The lack of a uniform terminology in oligotrichid ciliates causes some confusion; therefore, the ciliary structures are shown in Fig. 1. Anterior membranelles (paramembranelles adorales externes, collar membranelles, adoral membranelles) and ventral membranelles (membranelles orales, buccal membranelles, ventral adoral membranelles, inner adoral membranelles), together with their polykinetids, form a conspicuous, C-shaped zone apically. In halteriids, the oral ciliature additionally comprises two undulating membranes: one on the inner wall of the buccal lip called endoral and one on the outer wall named paroral; both are assumed to correspond to the endoral and paroral of the Stichotrichida (Szabó, 1935; Figs. 5b–d and 6a–c). In long-term cultures of halteriids, the paroral is occasionally reduced (Foissner, unpubl.), a process which probably happened also in the evolution of the Oligotrichia (Agatha, 2004). The homology of the inner membrane of halteriids and oligotrichids is indicated not only by the same position, but also by the de novo origin, monostichomonad structure, and perilemma cover (Petz and Foissner, 1992; Petz, 1994; Song and Wang, 1996; Agatha, 2003, 2004; Agatha et al., 2004). Thus, the inner membrane of the Oligotrichida should likewise be called endoral.
The somatic ciliature is highly reduced, typically comprising only a girdle and a ventral kinety. The girdle kinety is variously referred to as circumferential ciliary row, circle kinety, equatorial kinety or sillon circulaire; occasionally, it is also incorrectly named “paratene”, which means kinetids of adjacent ciliary rows giving the impression of a kinety (Corliss, 1979; Small and Lynn, 1985; Corliss and Snyder, 1986; Krainer, 1991, 1995). Ontogenetic data, however, clearly show that the girdle kinety is a “true” kinety, i.e., the ciliary row lengthens by intrakinetal proliferation of basal bodies and simply divides, like the longitudinal ventral kinety (Petz, 1994; Song and Wang, 1996; Agatha, 2003). In “typical” morphostatic oligotrichids, the girdle kinety is horizontally orientated and ostensibly continuous, while a ventral gap is recognizable during ontogenesis. The left kinety portion becomes the opisthe’s girdle kinety, while the right forms the proter’s (Figs. 4a–c). Due to a similar ontogenetic behaviour, that part of the girdle kinety, which extends horizontally from the ventral membranellar zone to the middle of the dorsal side in Laboea strobila, is named left portion, while the remaining sinistrally spiralled part is designated as right portion (Figs. 4g–i, ,7i7i and and8g;8g; Agatha et al., 2004). The direction of the kinety spiral is determined following Montagnes and Taylor (1994). The ventral kinety (Kaudalreihe, post-equatorial kinety) extends longitudinally between the girdle kinety and the posterior cell end. Frequently, it is shortened anteriorly, occasionally partially or entirely shifted onto the dorsal side, and occasionally lacking.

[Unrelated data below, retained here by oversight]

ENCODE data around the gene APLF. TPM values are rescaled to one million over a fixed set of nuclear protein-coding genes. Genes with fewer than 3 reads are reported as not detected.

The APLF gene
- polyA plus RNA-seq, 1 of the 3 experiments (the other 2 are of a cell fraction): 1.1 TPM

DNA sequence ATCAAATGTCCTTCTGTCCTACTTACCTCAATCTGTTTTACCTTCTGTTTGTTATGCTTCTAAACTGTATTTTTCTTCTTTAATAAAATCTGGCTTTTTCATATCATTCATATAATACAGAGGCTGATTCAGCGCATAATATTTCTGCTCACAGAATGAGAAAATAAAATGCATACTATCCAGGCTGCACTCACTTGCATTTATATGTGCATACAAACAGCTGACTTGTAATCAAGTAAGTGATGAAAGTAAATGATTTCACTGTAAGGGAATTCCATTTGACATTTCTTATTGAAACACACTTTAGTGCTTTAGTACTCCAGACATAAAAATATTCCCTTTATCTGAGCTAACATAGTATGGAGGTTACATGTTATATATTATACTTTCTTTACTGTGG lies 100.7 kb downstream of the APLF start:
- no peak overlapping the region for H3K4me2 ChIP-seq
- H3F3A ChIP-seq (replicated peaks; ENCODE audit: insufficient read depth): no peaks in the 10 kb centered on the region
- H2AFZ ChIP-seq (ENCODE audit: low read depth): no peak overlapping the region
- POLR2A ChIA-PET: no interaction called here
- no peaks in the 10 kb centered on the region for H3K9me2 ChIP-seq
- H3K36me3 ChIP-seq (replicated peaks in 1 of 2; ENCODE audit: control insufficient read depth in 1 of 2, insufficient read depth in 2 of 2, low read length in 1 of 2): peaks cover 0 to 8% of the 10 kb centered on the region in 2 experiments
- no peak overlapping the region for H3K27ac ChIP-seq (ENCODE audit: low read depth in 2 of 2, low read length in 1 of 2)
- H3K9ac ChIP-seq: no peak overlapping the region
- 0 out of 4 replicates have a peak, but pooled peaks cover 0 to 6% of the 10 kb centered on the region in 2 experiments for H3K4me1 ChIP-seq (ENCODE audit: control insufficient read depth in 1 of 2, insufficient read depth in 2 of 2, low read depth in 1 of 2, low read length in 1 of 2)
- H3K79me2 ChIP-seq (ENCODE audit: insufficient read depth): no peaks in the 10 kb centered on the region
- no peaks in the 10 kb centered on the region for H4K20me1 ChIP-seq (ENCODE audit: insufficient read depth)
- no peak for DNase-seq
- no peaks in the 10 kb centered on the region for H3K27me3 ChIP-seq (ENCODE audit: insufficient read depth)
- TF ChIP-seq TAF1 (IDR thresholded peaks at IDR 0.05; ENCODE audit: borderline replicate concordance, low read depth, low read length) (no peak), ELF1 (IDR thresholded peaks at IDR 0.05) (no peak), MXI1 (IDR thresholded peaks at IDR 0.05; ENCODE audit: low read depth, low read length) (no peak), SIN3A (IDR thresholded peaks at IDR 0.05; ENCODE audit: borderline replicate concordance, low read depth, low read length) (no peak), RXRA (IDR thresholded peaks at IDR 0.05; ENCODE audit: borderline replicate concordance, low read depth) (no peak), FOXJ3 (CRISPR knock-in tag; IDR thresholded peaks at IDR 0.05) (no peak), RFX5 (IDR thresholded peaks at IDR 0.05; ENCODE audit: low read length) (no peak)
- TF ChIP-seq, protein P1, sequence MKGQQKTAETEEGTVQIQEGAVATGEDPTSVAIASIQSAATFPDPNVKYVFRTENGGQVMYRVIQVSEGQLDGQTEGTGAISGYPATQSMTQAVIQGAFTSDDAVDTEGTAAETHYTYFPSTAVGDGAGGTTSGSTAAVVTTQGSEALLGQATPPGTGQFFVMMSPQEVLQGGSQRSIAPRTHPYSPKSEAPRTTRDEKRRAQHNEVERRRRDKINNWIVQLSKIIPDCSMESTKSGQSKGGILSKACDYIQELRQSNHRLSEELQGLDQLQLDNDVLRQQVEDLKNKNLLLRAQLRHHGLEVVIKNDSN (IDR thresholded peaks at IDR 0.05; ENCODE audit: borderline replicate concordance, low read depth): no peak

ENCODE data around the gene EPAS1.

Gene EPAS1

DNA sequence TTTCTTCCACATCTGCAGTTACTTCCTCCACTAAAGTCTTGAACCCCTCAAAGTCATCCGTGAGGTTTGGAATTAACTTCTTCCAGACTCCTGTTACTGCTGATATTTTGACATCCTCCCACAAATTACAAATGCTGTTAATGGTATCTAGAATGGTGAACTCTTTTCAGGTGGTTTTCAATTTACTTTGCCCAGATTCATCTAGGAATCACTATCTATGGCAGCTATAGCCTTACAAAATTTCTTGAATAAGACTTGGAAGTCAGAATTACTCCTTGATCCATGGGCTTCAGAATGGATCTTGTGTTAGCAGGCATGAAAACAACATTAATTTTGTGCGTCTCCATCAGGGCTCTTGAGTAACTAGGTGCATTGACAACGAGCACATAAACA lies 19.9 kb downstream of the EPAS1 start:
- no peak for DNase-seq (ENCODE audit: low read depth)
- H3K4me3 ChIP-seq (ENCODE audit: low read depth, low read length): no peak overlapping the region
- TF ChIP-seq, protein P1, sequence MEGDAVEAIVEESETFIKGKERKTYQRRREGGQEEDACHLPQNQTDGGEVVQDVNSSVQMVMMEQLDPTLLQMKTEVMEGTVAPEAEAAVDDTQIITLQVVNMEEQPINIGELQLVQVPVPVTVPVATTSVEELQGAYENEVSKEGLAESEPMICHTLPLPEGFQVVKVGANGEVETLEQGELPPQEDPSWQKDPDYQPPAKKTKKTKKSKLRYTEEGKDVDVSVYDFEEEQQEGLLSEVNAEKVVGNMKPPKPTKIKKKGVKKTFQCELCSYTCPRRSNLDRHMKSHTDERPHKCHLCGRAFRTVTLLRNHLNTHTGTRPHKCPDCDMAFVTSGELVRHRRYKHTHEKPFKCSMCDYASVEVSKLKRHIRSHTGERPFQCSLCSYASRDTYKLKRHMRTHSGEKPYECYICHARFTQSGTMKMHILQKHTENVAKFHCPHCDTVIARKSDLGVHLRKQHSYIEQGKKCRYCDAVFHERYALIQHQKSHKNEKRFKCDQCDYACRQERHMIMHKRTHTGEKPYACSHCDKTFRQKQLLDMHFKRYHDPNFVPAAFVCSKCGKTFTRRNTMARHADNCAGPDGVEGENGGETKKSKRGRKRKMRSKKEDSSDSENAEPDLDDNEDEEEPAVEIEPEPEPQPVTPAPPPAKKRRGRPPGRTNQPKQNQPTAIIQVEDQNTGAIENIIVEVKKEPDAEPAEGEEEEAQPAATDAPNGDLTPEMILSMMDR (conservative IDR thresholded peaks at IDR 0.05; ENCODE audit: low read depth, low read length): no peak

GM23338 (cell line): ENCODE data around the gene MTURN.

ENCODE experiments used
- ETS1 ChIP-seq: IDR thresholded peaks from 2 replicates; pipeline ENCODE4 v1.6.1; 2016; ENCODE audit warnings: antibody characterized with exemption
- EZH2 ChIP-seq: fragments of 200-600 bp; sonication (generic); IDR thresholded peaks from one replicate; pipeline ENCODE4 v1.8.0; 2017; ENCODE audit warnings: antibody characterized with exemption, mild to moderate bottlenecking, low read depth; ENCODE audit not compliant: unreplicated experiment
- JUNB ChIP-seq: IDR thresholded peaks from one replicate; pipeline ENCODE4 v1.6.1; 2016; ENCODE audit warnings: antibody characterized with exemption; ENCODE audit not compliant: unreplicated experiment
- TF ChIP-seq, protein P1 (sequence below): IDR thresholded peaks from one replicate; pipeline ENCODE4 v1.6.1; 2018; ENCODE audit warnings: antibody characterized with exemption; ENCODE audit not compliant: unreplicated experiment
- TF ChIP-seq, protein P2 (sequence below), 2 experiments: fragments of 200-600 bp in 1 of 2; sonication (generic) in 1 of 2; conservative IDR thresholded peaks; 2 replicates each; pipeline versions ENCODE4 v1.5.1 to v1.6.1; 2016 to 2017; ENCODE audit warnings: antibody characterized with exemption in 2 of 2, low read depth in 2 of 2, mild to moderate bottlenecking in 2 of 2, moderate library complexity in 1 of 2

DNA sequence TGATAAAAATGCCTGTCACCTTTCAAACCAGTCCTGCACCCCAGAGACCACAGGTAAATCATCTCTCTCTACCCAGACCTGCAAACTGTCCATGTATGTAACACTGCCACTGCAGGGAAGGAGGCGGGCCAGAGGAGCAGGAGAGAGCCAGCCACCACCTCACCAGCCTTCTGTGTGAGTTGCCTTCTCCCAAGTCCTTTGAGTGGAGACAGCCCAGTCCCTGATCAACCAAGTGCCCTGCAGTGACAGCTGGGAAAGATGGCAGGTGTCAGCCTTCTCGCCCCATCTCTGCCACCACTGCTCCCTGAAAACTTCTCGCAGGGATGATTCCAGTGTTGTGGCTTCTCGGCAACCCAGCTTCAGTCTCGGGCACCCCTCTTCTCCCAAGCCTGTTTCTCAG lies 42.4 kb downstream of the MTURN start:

The classification of the taxa here follows Agatha (2004), i.e., the class Hypotrichea comprises the orders Hypotrichida and Stichotrichida, while the class Oligotrichea contains the subclasses Halteriia and Oligotrichia; the latter consists of the orders Choreotrichida and Oligotrichida.
Montagnes and Taylor (1994) suggested that the oligotrichid kineties originated from longitudinal ciliary rows. Hence, the ancestor of the oligotrichids is assumed to have several longitudinal, dikinetidal somatic kineties with only anterior basal bodies distinctly ciliated, as in the dorsal kineties of the outgroup Hypotrichea and the bristle complexes of at least some Halteriia (Figs. (Figs.2a,2a, 5a and d; Grain, 1972; Grim, 1974; Ruffolo, 1976; Petz and Foissner, 1992; Berger, 1999). The following steps in the evolution of the oligotrichid ciliary patterns are inferred from the orientation of the somatic dikinetids, namely, whether the anterior or the posterior basal body is distinctly ciliated. First, a reduction in the kinety number to two occurred (the origin of the tail cilia in tontoniids is uncertain and requires ontogenetic investigation). Probably, these two kineties were originally situated on the dorsal side, but their posterior portions were shifted ventrally by a dextral torsion of the proximal end of the membranellar zone and the cell proper, which is recapitulated during ontogenesis (Figs. 3j–r). The right ciliary row became the girdle kinety and the left ciliary row became the ventral kinety, which was distinctly shortened anteriorly and remained parallel to the girdle kinety; these processes generated the most ancestral Type I pattern found, for instance, in Spirostrombidium rhyticollare (Figs. (Figs.2b,2b, 7b and c). This idea is supported by a dextrally spiralled third kinety, occurring in some Strombidium elegans specimens (Fig. 5j). Type II originated from Type I by the longitudinal orientation of the ventral kinety, as in Novistrombidium species (Figs. (Figs.2c,2c, ,7a7a and and8a).8a). Type III was produced by a posterior migration of the right girdle kinety portion; both kinety ends are thus close to the posterior end of the ventral side, as in Strombidium elegans (tail-less; Figs. Figs.2d,2d, 5i and j) and Tontonia gracillima (tailed; Fig. 5e). Type IV originated because the posterior portion of the girdle kinety partially surrounded the posterior cell end, curving anteriorly and parallel to the left of the ventral kinety; therefore, it is inversely orientated to the ventral kinety, as in Spirostrombidium urceolare (Figs. (Figs.2e,2e, 7d and e). Type V was produced by an anterior migration of the left kinety portion (Fig. 2f); the girdle kinety is thus horizontal, as in the tail-less genera Strombidium (Figs. (Figs.7f7f and and8b),8b), Pelagostrombidium (Figs. (Figs.7g7g and and8d),8d), Limnostrombidium (Figs. (Figs.7h,7h, 8c and f), Cyrtostrombidium (Fig. 7j), and the tailed Tontonia cornuta (Fig. 5g). Type VI derived from the horizontal girdle kinety: the right kinety portion spiralled sinistrally to the posterior cell end, as in the tail-less Laboea strobila (Figs. (Figs.2g,2g, ,7i7i and and8g)8g) and the tailed Tontonia grandis (Fig. 5h). It cannot be excluded that this girdle kinety pattern developed from Type III (Fig. 2d); however, late dividers of L. strobila indicate a lengthening and spiralling of the right kinety end and thus a derivation from Type V (Figs. (Figs.2f2f and 4g–i; Agatha et al., 2004).